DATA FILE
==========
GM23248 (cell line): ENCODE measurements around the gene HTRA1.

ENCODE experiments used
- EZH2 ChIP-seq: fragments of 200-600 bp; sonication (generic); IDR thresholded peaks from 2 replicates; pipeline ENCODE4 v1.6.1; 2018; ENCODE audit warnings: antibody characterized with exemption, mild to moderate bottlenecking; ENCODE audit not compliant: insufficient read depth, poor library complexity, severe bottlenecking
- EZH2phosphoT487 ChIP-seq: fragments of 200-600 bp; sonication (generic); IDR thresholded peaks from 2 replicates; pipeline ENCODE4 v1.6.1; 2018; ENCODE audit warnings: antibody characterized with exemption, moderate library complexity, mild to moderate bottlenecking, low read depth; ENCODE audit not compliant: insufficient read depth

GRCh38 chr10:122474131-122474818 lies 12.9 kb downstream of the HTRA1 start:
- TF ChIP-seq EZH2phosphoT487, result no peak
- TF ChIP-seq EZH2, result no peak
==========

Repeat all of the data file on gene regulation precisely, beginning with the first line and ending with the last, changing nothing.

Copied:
GM23248 (cell line): ENCODE measurements around the gene HTRA1.

ENCODE experiments used
- EZH2 ChIP-seq: fragments of 200-600 bp; sonication (generic); IDR thresholded peaks from 2 replicates; pipeline ENCODE4 v1.6.1; 2018; ENCODE audit warnings: antibody characterized with exemption, mild to moderate bottlenecking; ENCODE audit not compliant: insufficient read depth, poor library complexity, severe bottlenecking
- EZH2phosphoT487 ChIP-seq: fragments of 200-600 bp; sonication (generic); IDR thresholded peaks from 2 replicates; pipeline ENCODE4 v1.6.1; 2018; ENCODE audit warnings: antibody characterized with exemption, moderate library complexity, mild to moderate bottlenecking, low read depth; ENCODE audit not compliant: insufficient read depth

GRCh38 chr10:122474131-122474818 lies 12.9 kb downstream of the HTRA1 start:
- TF ChIP-seq EZH2phosphoT487, result no peak
- TF ChIP-seq EZH2, result no peak